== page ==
Wednesday 23 Jul
 
 

Manmade Objects - Monuments

No one wants to be forgotten; everyone wants some sort of legacy, a mark they leave behind as they exit this life for whatever lies beyond.

And for as long as there has been death, there have been monuments — whether austere or understated, abstract or concrete, prominent or tucked away in private — erected by the ones they loved to assure that remembrance, at least for a time.
07/15/2014 | Comments 0

Admirals - Amidst the Blue

Sometimes it helps to not be very good.

Some of the best albums and artists were born out of happy accidents owed to varying degrees of early suckage — the perfect note or chord for a song found by missing the one you are aiming for, failed mimicry of an idol bearing something entirely new and great instead.

07/09/2014 | Comments 0

Kierston White - Don't Write Love Songs

The Tequila Songbirds have become just as beloved as about any group around these parts. And how could they not?

Featuring a revolving cast of the Sooner State’s most badass female performers, it’s a power hour of some of the best songwriting coming out of central Oklahoma. Sure, they might not technically be family, but they are clearly a band of sisters all the same, bonded by the same brand of whiskey running through their veins.

07/01/2014 | Comments 0

Depth & Current - Dysrhythmia

"Overproduced" is a term thrown around all too indiscreetly nowadays, usually applied when the thing that sticks out about a song or album is how it sounds rather than how it is constructed. Yet some of the most compelling albums ever crafted embodied a certain aesthetic that was just as skillfully and meticulously put together as any Bob Dylan or Miles Davis record — which is to say production is as crucial to our enjoyment of music as much as anything else; it's also the most overlooked.
06/24/2014 | Comments 0

Weak Knees - “IceBevo”

Indie rock has been in a good place as of late. Not caring about being cool is the new cool, and a couple of dudes on guitar, bass and drums can make catchy, earworm songs without being armed to the gills with computer software and vintage synthesizers.
06/17/2014 | Comments 0
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Slim start


Americana fighter Langhorne Slim’s ready to step up, both musically and financially.

Chris Parker August 17th, 2011

Langhorne Slim with The Donkeys and Ryan Lawson
113 N. Crawford, Norman
820-0951
opolis.org 
$8 advance, $10 door

Turning 30 is an exciting time. You get more serious about your work. Maybe settle down romantically. And in the case of Langhorne Slim, you start paying rent.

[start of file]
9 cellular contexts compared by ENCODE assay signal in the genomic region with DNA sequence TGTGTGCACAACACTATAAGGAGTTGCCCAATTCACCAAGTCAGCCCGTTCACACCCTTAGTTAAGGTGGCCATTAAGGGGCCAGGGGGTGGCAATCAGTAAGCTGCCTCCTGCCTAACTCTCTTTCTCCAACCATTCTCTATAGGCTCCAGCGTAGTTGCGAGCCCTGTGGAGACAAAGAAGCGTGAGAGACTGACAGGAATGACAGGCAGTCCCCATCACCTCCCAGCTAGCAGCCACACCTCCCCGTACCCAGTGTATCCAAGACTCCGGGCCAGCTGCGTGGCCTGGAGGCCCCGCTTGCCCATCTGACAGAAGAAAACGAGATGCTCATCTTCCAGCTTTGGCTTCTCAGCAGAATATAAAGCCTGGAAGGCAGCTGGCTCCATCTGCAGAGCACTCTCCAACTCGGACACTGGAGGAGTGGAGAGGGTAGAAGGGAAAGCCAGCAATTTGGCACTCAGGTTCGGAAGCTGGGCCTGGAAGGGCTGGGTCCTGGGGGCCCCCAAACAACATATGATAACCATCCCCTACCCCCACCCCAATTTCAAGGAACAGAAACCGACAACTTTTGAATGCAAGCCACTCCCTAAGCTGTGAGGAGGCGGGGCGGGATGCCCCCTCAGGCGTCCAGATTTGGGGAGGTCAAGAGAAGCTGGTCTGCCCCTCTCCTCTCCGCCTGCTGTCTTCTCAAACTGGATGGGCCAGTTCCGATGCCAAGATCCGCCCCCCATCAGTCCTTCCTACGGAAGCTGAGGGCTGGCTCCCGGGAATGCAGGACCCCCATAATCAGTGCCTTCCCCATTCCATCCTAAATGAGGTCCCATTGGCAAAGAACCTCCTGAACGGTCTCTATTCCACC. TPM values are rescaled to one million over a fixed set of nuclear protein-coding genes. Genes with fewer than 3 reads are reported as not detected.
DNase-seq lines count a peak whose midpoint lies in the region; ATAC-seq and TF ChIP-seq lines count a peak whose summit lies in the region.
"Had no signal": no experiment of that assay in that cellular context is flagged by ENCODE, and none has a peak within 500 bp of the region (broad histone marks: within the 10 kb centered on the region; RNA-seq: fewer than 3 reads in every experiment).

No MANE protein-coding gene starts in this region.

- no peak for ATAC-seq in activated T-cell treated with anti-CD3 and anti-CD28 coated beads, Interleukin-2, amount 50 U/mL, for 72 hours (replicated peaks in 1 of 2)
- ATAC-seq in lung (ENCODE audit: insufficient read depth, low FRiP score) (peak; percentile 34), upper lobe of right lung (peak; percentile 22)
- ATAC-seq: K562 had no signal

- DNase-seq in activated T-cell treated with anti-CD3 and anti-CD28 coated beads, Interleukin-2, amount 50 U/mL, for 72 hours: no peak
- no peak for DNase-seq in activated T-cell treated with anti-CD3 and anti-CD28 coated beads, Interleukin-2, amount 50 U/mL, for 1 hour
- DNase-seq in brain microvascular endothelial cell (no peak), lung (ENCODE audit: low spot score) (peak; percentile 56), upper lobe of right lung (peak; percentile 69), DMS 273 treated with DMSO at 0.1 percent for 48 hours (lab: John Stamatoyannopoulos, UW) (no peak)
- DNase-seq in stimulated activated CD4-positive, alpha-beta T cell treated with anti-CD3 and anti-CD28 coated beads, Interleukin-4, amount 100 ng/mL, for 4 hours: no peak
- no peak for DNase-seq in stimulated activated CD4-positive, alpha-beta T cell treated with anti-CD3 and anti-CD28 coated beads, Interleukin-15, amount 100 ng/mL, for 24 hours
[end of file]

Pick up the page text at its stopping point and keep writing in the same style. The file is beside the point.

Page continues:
Yes, the Americana singer/songwriter managed to make it through his 20s without paying any rent, until recently relocating to Portland, Ore.

“It sounds really cool now ... but I was just trying to make this thing happen,” said Slim, né Sean Scolnick. “So it was lucky I ran into enough people that have couches.”

Obviously, it’s a much easier feat if you’re on the road nine months a year, as Slim has been the past half-dozen years since forming his band.

Before that, he toured solo, beginning his senior year at the Conservatory of Music at Purchase College. He’s thankful to have graduated, since he spent less time in class than your typical high school senior.

“I was extremely fortunate that the teachers I had viewed that as ‘what this guy wants to do with his life,’ and saw it was sort of an education, instead of sitting in class trying to figure out what the heck was going on,” said Slim.

Slim has been home-recording and self-releasing music since the late ’90s, with a brief stay at V2 Records in the mid ’00s, until the major label went under. His latest album, 2009’s “Be Set Free,” is much richer than his prior folk-blues output. Although the arrangements are much fuller, enriched with a variety of sonic and instrumental touches, Slim continues to prefer a rather artless directness that abets the songs’ emotional immediacy.

I ran into enough people that have couches.
—Langhorne Slim

“To some people I’ve kept it too simple,” Slim said. “But the artists I’m most drawn to use a more straightforward approach based more on the raw emotion rather than complex lyrics.”

To replicate this bigger sound live, Slim’s band numbers four members.

“You’re always trying to keep things fresh and breathe new life into them,” he said. “When you’re doing this for your life, you have to consider ways to continue to grow and make it exciting.”

Slim’s written more songs for his forthcoming album than he’s ever written before heading into the studio: at least 60. He’s expecting it to be his rawest disc to date.

“Something is brewing, and I’m very musically excited right now,” Slim said. “I don’t know if it happens because you turn an age, or you are conditioned to feel like you need to get your shit together more. But definitely in my life, I feel like instead of watching it pass by and hoping for the best, I have more ability to control my own destiny.”

 
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